There are several ways to gain immediate attention. You could stand on a busy street corner naked. You could scream profanities in a shopping mall. Or, if you’re a journalist, media mogul or social influencer, you could announce that bonds are risky. Grandstanding in the buff or cussing in public might get you arrested. Claiming bonds are risky, however, won’t land you in a squad car. But it might scare more people than a naked lunatic on a corner. After all, many investors view bonds as the most stable component of their portfolios. Anyone who challenges that brings on fear.
True, bonds pay lousy interest. But they prevent diversified portfolios from falling too far when stocks plunge. As a result, they can prevent investors from wetting the bed when stocks go off a cliff. In some ways, bonds are like seatbelts. If we drive into a ditch, they won’t necessarily save our lives, but they do increase the odds. That’s why bond-bashing headlines really freak people out…especially risk-averse investors who might own more bonds than stocks.
Such headlines, unfortunately, paint all bonds (or bond products) with a single brush. So let’s break down levels of risk:
The riskiest fixed-income products are high-yield corporate bonds. They pay high interest rates because they’re risky products. If you invest in a single company’s bond and the business goes bankrupt or defaults on their loan, bond investors lose. Funds of high-yielding corporate bonds pose slightly lower risks because the money is loaned to several corporations. Such funds include the iShares iBoxx High Yield Corporate Bond ETF (HYG). It pays interest of more than 4 percent per year, but high yield bonds always dance with high risk.
How about U.S. treasury bonds? Depending on what you buy, they could also hurt. For example, imagine buying a 30-year U.S. treasury bond today. These are safer than corporate bonds because the U.S. government backs them. However, with such a treasury bond, you would only earn about 1.65 percent interest for 30 years. If inflation runs higher than 1.65 percent (which historically, it has), that bond wouldn’t keep pace with the rising price of oatmeal.
You could lower your personal risk with long-term government bonds if you buy several wrapped up in a single fund, such as Vanguard’s Long-Term Bond Index Fund (VBLAX). But most of the bonds in this fund mature after 2031, so inflation could also eat this thing for lunch. That’s why risk-averse investors shouldn’t own it unless it’s part of a Permanent Portfolio, which I explain here.
For investors seeking lower risk, Vanguard’s Total Bond Market Index (VBMFX) is a more suitable product. Its holdings include U.S. government and AAA corporate bonds (not high-yield corporate bonds). Think of this as a faster revolving door of bonds. If interest rates rise (or inflation rises) newly issued bonds will reflect those rates. When one of the bonds in this index matures, the fund managers buy another similar bond. If interest rates or inflation increases, managers replace maturing bonds with those at a lower price (bond prices drop when interest rates rise) or the firm replaces the maturing bond with a newly issued bond that reflects a higher interest rate.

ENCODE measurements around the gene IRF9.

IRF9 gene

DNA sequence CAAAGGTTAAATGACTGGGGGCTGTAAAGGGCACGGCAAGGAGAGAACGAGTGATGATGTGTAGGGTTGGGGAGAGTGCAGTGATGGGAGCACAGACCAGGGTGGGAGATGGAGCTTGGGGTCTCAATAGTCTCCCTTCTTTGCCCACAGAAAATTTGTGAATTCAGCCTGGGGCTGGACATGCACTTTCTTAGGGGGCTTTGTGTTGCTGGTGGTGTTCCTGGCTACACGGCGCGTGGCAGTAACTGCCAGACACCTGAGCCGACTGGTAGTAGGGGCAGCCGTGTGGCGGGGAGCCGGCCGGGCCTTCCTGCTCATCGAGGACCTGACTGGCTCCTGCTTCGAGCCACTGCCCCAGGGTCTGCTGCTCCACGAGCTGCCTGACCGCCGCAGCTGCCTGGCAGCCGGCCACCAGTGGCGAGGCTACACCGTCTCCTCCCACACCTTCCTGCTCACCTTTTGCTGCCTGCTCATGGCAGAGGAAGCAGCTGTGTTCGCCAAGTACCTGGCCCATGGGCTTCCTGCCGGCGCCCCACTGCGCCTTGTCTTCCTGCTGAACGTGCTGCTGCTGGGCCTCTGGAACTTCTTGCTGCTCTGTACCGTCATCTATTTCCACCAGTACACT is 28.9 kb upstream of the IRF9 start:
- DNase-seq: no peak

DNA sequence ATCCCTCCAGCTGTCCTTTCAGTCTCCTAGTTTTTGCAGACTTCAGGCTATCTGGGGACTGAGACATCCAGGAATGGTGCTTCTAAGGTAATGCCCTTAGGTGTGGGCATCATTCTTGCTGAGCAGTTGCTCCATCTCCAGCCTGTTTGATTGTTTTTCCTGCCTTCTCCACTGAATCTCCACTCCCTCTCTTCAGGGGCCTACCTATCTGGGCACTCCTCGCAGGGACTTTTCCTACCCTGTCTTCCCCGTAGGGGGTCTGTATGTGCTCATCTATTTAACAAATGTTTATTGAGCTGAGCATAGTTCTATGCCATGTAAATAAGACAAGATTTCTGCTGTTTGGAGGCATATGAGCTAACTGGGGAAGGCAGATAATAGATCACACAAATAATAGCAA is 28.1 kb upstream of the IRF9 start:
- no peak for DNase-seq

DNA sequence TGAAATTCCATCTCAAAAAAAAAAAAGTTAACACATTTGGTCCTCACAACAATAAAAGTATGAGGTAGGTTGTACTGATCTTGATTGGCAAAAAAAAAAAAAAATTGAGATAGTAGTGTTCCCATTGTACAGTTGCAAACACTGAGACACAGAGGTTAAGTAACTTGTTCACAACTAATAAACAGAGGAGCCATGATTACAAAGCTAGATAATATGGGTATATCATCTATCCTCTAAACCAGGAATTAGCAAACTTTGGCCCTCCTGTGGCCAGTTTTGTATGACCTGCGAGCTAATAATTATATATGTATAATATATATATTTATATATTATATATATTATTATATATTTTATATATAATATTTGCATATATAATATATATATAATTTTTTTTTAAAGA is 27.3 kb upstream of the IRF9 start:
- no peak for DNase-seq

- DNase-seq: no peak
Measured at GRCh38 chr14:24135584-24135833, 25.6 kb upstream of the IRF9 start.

Funds such as Vanguard’s Short-Term Bond Index (VBISX), however, are even safer when bond prices drop. This fund is similar to Vanguard’s Total Bond Market Index, but the maturity dates of the bonds are far shorter. Think of this bond index as an even faster revolving door. Most of its bonds, for example, mature within 1-3 years, and when they mature, they get replaced right away. In other words, if bond prices drop fast or interest rates soar, this bond index is primed to buy new bonds at the lower price (or higher interest rate) because its bonds mature quickly.
This bond index, however, pays a low interest rate. And in five of the twenty-five years since the fund’s inception, it lost to inflation (2004, 2005, 2016, 2017 and 2018). However, it has yet to experience a calendar year loss. That doesn’t mean it won’t. But based on how quickly its bonds get replaced, any losses would be slight and very short-lived. DFA’s Short Term Extended Quality I bond fund (DFEQX) is a similar low-risk product with an even better track record.
So the next time you hear a fear-monger saying, “You shouldn’t own bonds,” or “Bonds are going to crash,” view this with perspective. First, nobody can predict short-term stock or bond prices. Bond market products also differ from one another. It’s easy to gain attention by trying to scare people. But a little bit of knowledge should put you at ease.
Andrew Hallam is a Digital Nomad. He’s the author of the bestseller Millionaire Teacher and Millionaire Expat: How To Build Wealth Living Overseas